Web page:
Ion Velocity Distributions in Inhomogeneous and Time-dependent Auroral Situations
Aurorae often break down into elongated filaments parallel to the geomagnetic field lines (B) with cylindrically symmetric structures. The object of this thesis is to study the ion distribution function and transport properties in response to the sudden introduction of a radial electric field (E) in such a cylindrical geometry. Both collision-free and collisional situations are considered. The thesis starts by solving a collision-free problem where the electric field is constant in time but increases linearly with radius, while the initial ion density is uniform in space. The attendant Boltzmann equation is solved by tracking the ions back in time, thereby using the temporal link between the initial position and velocity of an ion and its position and velocity at an arbitrary time and place. Complete analytical solutions show that the ion distribution function is a pulsating Maxwellian in time, and all transport parameters (e.g., bulk speed, temperature, etc.) oscillate in time but independent of radius. If the ion-neutral collisions are taken into account by employing a simple relaxation model, analytical solutions are also obtained. In this case, the ion distribution function can be driven to horseshoe shapes which are symmetric with respect to the ExB direction. The bulk parameters evolve in a transition period of the order of one collision time as they go from oscillating to the non-oscillating steady state. In more realistic electric field structures which are spatially inhomogeneous but still constant in time, a generalized semi-numerical code is developed under collision-free conditions. This code uses a backmapping approach to calculate the ion velocity distribution and bulk parameters. With arbitrarily selected electric field rofiles, calculations reveal various shapes of ion velocity distribution functions (e.g., tear-drop, core-halo, ear-donut, etc). The associated transport properties are also obtained and discussed. Under both collision-free and collisional conditions, the effect of the density inhomogeneities at the initial time is studied in an electric field which is proportional to radius and constant in time. With two profiles of the initial ion density for the collision-free case, and one profile for the collisional case, complete analytical solutions are obtained. The results reveal that the distribution function and the bulk properties are now strongly dependent on radial position. If the radial electric field is unable to stay constant with time but modulated by in-coming charged particles, a fluid formalism is used to study the excitation of several plasma waves under different kinds of initial conditions. These identified waves include the ion cyclotron oscillation, the ion and electron upper-hybrid oscillations, and the lower-hybrid oscillation. The results of this thesis are expected to be applicable to high-resolution observations. Future work should also include the mirror effect and the formation of conics in velocity space. Finally, the velocity distributions obtained in this thesis could trigger various plasma instabilities, and this topic should also be looked at in the future.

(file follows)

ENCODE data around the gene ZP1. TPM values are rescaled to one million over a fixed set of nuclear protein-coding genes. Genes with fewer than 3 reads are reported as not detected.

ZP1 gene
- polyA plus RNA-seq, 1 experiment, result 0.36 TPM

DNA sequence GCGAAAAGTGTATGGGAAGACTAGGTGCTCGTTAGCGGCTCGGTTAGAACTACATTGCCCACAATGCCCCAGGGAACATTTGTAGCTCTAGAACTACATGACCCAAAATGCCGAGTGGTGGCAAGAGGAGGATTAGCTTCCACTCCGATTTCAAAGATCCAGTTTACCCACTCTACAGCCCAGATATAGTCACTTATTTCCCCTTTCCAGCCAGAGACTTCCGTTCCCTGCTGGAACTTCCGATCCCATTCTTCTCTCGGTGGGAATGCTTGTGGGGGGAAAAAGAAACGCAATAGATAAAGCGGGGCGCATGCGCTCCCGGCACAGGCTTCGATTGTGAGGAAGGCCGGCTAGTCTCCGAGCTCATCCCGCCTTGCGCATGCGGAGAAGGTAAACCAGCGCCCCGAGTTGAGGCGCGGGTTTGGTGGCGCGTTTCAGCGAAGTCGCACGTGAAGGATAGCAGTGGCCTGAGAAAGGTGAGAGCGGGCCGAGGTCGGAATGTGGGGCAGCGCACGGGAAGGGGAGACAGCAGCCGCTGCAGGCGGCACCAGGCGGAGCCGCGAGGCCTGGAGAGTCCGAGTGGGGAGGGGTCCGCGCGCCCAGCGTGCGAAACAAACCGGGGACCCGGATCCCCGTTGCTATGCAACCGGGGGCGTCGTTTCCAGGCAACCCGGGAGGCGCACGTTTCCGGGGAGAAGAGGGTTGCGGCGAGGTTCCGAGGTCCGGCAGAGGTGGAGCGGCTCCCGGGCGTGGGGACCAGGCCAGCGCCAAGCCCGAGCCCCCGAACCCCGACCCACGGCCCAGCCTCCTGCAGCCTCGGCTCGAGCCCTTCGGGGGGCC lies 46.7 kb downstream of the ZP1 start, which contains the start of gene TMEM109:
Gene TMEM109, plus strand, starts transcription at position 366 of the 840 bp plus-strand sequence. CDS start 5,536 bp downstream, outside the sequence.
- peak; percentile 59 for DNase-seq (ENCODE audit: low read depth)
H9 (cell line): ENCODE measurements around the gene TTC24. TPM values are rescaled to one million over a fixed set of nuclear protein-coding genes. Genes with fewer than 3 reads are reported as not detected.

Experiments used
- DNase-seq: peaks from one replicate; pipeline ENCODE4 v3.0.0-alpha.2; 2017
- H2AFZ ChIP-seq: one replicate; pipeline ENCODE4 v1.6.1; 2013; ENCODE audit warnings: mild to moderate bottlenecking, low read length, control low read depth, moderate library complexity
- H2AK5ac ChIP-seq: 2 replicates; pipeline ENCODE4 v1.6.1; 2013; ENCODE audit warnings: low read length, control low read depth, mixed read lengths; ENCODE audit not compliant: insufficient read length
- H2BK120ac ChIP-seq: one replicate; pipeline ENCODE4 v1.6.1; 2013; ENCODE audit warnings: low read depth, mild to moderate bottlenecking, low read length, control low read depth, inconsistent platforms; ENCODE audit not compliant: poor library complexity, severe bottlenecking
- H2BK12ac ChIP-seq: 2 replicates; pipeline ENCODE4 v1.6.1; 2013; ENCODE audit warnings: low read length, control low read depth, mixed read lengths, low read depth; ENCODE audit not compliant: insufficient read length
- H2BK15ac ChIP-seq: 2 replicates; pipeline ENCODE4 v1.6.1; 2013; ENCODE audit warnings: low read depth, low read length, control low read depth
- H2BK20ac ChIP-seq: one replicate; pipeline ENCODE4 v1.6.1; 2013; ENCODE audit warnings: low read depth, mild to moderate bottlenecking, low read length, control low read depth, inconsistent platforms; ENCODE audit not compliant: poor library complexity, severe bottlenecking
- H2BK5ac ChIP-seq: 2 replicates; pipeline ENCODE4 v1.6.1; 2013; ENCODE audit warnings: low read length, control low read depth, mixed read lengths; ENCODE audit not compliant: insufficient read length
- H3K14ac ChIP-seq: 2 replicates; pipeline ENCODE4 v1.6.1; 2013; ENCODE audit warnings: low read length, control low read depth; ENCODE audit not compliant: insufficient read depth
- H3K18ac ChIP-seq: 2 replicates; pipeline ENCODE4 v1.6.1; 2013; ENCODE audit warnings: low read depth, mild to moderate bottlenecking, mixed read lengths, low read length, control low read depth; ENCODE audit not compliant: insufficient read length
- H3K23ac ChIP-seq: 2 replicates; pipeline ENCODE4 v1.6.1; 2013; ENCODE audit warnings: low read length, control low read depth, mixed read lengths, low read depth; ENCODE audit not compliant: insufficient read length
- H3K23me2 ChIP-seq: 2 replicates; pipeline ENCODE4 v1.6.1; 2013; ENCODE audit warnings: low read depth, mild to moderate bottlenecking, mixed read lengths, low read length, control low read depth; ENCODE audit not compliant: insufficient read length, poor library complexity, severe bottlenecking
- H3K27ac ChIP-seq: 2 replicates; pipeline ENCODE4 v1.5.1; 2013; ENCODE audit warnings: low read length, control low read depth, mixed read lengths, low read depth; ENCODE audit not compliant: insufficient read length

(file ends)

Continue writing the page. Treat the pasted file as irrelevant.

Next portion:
Auroral Ionosphere, Plasma, Boltzmann equation
Doctor of Philosophy (Ph.D.)
Physics and Engineering Physics
Physics and Engineering Physics